A Sudden Illness Essay About Myself

Here’s what I remember about the first time I cut myself: I was mad. As a writer, I wish I could come up with something more literary, such as: ‘The cuts provided a route through my skin for the emotions to escape.’ Or maybe: ‘I used it to translate emotional pain into physical pain.’ Or even, perhaps: ‘I engraved my suffering into my skin, turmoil writ large for all the world to see.’

These are, to some extent, true. But that’s not what I was thinking the first time I picked up a pair of scissors and slashed at my thighs. Mostly, I was pissed off.

I had argued with my mom over something so banal it has long since disappeared into the dustbin of memory. And, in a fit of adolescent fury, I stormed into my bedroom and slammed the door. Blind with rage, I picked up a pair of scissors and turned them over in my hand. The next thing I knew, I was staring at tiny pearls of blood on my leg. The fog of anger had lifted.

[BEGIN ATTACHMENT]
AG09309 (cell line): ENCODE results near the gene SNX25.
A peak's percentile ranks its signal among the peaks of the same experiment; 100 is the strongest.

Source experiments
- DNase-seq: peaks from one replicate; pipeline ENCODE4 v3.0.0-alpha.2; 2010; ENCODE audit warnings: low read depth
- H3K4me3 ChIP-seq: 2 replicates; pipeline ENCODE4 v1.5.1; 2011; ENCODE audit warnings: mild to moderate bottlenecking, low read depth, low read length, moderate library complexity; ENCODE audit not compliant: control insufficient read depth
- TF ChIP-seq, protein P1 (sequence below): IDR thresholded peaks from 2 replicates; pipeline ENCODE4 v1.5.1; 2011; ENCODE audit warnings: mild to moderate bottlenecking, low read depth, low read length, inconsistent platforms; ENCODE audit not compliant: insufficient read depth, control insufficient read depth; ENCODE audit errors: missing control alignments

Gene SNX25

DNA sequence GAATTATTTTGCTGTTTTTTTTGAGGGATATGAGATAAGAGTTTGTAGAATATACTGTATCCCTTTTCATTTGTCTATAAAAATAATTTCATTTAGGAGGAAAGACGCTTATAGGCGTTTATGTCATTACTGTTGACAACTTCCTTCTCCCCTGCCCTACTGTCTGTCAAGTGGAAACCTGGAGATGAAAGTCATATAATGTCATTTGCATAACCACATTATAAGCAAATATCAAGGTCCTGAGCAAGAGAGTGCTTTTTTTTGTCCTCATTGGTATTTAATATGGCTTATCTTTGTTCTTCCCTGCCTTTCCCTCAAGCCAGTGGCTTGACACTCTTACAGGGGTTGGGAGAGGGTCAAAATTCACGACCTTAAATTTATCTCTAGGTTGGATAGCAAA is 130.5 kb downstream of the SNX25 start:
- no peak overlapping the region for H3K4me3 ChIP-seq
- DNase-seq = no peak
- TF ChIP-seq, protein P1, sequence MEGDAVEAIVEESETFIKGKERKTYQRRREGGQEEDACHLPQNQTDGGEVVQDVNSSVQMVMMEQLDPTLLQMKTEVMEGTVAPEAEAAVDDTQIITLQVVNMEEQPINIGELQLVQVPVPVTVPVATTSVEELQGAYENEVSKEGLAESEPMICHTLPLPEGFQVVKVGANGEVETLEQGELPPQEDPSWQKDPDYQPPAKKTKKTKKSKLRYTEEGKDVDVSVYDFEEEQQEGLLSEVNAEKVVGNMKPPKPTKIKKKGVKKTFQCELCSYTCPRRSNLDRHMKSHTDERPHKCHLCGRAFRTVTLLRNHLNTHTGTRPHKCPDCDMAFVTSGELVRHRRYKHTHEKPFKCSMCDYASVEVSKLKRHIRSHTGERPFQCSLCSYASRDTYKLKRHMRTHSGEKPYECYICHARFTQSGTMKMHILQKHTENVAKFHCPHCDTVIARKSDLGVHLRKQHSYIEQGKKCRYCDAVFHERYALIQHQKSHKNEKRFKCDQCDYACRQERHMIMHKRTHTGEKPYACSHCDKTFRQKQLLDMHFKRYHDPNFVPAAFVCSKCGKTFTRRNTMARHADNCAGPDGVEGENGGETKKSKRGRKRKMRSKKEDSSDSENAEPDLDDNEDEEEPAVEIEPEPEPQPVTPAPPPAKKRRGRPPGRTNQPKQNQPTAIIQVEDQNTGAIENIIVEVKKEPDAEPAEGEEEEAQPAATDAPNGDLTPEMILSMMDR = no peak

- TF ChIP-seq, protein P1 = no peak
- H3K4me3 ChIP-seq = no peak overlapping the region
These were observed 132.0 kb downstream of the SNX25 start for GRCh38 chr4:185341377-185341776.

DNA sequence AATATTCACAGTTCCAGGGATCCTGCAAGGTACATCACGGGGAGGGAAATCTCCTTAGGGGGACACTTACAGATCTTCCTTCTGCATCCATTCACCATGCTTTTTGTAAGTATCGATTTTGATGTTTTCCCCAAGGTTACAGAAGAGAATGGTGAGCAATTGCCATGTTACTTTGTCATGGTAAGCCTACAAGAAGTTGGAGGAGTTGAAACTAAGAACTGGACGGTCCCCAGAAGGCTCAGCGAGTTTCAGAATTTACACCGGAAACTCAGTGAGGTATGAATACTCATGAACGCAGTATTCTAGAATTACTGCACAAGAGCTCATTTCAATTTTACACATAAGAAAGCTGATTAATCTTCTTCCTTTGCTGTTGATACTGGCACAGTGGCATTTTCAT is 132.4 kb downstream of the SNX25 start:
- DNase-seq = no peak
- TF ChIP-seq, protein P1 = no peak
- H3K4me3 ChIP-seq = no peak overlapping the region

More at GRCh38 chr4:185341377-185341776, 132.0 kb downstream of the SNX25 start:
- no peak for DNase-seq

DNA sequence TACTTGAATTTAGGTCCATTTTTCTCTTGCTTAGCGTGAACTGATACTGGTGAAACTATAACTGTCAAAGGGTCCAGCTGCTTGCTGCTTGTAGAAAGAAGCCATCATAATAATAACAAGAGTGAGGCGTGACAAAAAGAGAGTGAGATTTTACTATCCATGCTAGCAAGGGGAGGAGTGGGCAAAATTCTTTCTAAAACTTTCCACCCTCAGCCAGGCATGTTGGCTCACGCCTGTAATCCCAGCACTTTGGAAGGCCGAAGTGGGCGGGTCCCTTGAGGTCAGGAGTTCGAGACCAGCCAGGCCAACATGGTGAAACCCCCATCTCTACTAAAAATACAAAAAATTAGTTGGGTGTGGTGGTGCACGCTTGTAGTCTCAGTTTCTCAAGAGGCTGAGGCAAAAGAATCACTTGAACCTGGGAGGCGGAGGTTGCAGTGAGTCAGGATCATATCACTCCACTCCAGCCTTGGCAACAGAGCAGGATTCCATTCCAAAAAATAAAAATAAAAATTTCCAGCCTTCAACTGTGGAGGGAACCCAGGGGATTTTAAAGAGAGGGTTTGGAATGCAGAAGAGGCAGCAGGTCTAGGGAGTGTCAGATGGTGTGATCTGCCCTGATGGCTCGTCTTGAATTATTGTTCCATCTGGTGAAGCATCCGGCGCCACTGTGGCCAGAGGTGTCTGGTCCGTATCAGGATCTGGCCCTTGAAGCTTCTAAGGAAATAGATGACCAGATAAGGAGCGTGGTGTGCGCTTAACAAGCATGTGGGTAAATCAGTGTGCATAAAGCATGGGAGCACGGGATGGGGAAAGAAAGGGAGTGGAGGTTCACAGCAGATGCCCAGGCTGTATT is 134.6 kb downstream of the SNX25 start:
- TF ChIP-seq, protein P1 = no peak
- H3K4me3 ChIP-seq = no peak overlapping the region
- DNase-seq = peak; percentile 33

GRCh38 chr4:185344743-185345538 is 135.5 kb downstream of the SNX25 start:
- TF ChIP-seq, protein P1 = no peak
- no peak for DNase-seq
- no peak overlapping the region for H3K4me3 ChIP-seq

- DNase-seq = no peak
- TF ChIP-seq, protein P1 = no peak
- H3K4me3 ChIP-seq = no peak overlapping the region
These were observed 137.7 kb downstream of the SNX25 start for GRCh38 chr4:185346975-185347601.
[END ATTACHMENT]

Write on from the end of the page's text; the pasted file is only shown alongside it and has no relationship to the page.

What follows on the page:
I quickly patched myself up, rather shamefaced. The scissors were old and the blades were dull, so I had done minimal physical damage. Then or now, I couldn’t explain what had come over me. I vowed never to do it again. Within two weeks, I had broken that vow.

Over the years, I’ve tried to explain self-injury to my therapists, my parents, my friends and, most recently, my husband. Everyone has the same plaintive question: ‘Why?’ Mostly, I just shrug my shoulders and mutter: ‘Dunno.’ I don’t tell them that I am asking the same question of myself. I don’t enjoy the process, nor do I like the scars. It’s shameful and embarrassing. I desperately wanted to stop, but one thing kept getting in my way: after I cut, I felt better.

Although I have written extensively about my mental health history – I have a psychiatric rap sheet that stretches as long as my arm – I rarely mention self-injury. Depression, anxiety, anorexia, even suicide attempts – all of those feel infinitely more explicable than the recurrent pull of the razor. I am not alone in my shame or my struggles. A 2006 study in Pediatrics estimates that nearly one in five college students have deliberately injured themselves at least once. Approximately six per cent of young adults will injure themselves repeatedly. Although death caused directly by self-injury is relatively rare, even occasional self-harm dramatically increases the risk of suicide attempts and completed suicides.